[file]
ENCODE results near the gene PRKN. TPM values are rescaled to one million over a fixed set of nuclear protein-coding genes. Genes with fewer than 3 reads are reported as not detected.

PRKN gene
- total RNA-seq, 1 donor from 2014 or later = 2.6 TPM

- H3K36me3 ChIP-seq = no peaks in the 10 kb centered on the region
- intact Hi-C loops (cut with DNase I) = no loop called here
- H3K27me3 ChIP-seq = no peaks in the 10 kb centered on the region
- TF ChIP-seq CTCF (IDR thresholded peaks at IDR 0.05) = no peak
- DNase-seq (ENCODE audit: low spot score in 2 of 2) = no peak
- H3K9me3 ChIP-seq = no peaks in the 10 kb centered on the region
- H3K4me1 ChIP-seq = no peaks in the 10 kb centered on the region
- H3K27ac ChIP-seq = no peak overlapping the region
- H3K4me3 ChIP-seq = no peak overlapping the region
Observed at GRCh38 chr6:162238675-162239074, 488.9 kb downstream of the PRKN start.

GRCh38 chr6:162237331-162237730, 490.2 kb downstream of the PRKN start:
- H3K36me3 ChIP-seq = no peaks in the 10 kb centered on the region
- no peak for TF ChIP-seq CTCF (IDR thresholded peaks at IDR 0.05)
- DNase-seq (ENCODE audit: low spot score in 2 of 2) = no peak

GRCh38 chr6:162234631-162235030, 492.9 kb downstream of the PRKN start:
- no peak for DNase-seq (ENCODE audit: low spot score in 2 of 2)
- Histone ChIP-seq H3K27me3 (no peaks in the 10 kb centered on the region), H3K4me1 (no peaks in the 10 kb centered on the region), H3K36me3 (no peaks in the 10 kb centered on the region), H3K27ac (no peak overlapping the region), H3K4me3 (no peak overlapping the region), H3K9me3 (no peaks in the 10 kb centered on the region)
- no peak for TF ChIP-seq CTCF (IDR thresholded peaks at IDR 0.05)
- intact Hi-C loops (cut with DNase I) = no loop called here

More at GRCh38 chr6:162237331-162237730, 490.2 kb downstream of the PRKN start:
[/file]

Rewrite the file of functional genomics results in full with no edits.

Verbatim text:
ENCODE results near the gene PRKN. TPM values are rescaled to one million over a fixed set of nuclear protein-coding genes. Genes with fewer than 3 reads are reported as not detected.

PRKN gene
- total RNA-seq, 1 donor from 2014 or later = 2.6 TPM

- H3K36me3 ChIP-seq = no peaks in the 10 kb centered on the region
- intact Hi-C loops (cut with DNase I) = no loop called here
- H3K27me3 ChIP-seq = no peaks in the 10 kb centered on the region
- TF ChIP-seq CTCF (IDR thresholded peaks at IDR 0.05) = no peak
- DNase-seq (ENCODE audit: low spot score in 2 of 2) = no peak
- H3K9me3 ChIP-seq = no peaks in the 10 kb centered on the region
- H3K4me1 ChIP-seq = no peaks in the 10 kb centered on the region
- H3K27ac ChIP-seq = no peak overlapping the region
- H3K4me3 ChIP-seq = no peak overlapping the region
Observed at GRCh38 chr6:162238675-162239074, 488.9 kb downstream of the PRKN start.

GRCh38 chr6:162237331-162237730, 490.2 kb downstream of the PRKN start:
- H3K36me3 ChIP-seq = no peaks in the 10 kb centered on the region
- no peak for TF ChIP-seq CTCF (IDR thresholded peaks at IDR 0.05)
- DNase-seq (ENCODE audit: low spot score in 2 of 2) = no peak

GRCh38 chr6:162234631-162235030, 492.9 kb downstream of the PRKN start:
- no peak for DNase-seq (ENCODE audit: low spot score in 2 of 2)
- Histone ChIP-seq H3K27me3 (no peaks in the 10 kb centered on the region), H3K4me1 (no peaks in the 10 kb centered on the region), H3K36me3 (no peaks in the 10 kb centered on the region), H3K27ac (no peak overlapping the region), H3K4me3 (no peak overlapping the region), H3K9me3 (no peaks in the 10 kb centered on the region)
- no peak for TF ChIP-seq CTCF (IDR thresholded peaks at IDR 0.05)
- intact Hi-C loops (cut with DNase I) = no loop called here

More at GRCh38 chr6:162237331-162237730, 490.2 kb downstream of the PRKN start: